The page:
14 May 2018
Research has shown that more than three million primary care hours are spent on skin conditions, at a cost to the NHS of £723 million each year. This statistic includes long term skin conditions, but there is a worrying escalation in the rates of melanoma (the most deadly form of skin cancer) which has quadrupled in the UK since the 1970's . Over 15,000 new cases of melanoma are discovered every year - that's 42 new cases being diagnosed every day. With more than a third of Brits admitting they’ve been sun burnt, despite the typical assumption that British weather tends to be cloudy, it’s time to get the sun screen out and be skin aware.
With Sun Awareness week taking place from 14 to 20 May, members of the British Association of Dermatologists are taking the opportunity to highlight the dangers of spending too much time in the sun and to be aware of the three types of skin cancer, which all look different.
Here at Spire Dunedin Hospital, Reading, we are encouraging you to take protective action, and learn your skin lesion ‘ABC’ , even on a cloudy but bright day, when the cloud cover or a breeze makes everything feel cooler. Clouds reduce the amount of ultraviolet A and B radiation that reaches the earth's surface and our skin, but don’t stop the rays completely – if the sun is shining your skin is vulnerable to damage.
And it’s not just adults who need to protect their skin. Sun awareness should start young with children encouraged to apply a protective cream or lotion if it’s warm enough for them to be playing out in shorts and tee shirts.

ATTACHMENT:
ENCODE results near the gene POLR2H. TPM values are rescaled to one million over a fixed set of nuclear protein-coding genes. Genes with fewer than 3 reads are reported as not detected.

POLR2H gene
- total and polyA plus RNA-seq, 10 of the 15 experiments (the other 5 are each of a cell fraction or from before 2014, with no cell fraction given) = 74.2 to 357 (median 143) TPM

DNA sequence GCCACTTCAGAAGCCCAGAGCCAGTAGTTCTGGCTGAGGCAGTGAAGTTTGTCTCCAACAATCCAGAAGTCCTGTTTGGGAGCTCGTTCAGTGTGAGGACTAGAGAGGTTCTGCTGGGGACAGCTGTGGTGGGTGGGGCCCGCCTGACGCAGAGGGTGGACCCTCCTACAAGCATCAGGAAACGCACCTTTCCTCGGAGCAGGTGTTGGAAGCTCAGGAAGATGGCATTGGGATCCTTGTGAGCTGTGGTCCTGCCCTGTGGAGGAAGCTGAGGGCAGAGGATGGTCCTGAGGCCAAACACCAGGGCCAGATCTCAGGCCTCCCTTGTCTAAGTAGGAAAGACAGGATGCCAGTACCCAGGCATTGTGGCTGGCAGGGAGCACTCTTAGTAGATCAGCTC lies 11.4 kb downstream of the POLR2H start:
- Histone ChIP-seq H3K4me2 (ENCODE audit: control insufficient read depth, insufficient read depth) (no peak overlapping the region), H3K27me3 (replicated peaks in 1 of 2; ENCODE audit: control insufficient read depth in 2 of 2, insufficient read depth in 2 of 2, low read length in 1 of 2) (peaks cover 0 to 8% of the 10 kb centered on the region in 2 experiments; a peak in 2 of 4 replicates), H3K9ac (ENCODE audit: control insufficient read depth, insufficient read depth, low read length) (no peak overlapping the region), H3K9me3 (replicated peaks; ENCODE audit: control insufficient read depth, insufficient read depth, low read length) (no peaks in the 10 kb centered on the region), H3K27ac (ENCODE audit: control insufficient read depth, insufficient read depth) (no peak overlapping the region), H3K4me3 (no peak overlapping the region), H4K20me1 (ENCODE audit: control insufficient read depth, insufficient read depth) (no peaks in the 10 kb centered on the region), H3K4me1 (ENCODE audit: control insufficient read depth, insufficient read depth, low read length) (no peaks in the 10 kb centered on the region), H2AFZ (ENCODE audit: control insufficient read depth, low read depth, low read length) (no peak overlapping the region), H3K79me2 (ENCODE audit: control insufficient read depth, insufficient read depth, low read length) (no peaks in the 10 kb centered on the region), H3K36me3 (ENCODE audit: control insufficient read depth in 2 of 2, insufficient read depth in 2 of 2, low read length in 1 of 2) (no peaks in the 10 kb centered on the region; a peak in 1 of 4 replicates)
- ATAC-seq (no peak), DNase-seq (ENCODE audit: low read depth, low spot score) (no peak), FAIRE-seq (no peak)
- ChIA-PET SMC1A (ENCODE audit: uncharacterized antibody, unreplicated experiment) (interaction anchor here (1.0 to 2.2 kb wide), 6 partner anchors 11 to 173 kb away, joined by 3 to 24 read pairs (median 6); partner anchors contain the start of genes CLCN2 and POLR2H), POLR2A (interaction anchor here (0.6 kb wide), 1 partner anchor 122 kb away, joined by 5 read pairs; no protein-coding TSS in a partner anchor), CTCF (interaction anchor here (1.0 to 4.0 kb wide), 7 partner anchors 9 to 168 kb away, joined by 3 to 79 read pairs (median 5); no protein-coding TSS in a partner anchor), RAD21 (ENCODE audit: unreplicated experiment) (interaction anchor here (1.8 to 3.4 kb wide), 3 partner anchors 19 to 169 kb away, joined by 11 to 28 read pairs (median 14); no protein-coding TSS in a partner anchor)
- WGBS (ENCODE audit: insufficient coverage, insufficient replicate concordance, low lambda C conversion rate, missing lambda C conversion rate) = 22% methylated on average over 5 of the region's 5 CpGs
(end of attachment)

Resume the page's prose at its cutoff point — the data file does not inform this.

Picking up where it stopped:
The message is, if you are outdoors in summer be skin aware - just because you can’t feel the burn doesn’t mean you aren’t burning!
Top tips for looking after your skin in the sun
Wear clothing with a UV rating – the tighter the weave the better the protection
Use SPF 30+ / broad spectrum UV A & B sunscreen and re-apply every two hours. Don’t forget your lips and your toes!
Wear a wide brimmed hat that covers your ears and the back of your neck – baseball caps protect the face and the top of the head but other sensitive parts of the head are still vulnerable.
Don't forget your sunglasses - sun exposure can affect your eyesight
Know your skin lesion ABC:
Asymmetry - the two halves of the area may differ in shape
Border - the edges of the area may be irregular or blurred, and sometimes show notches
Colour - this may be uneven. Different shades of black, brown and pink may be seen
Diameter - most melanomas are at least 6mm in diameter. Report any change in size, shape or diameter to your doctor
Expert - if in doubt, check it out! If your GP is concerned about your skin, make sure you see a Consultant Dermatologist, the most expert person to diagnose a skin cancer. Your GP can refer you.
The content of this article is provided for general information only, and should not be treated as a substitute for the professional medical advice of your doctor or other health care professional.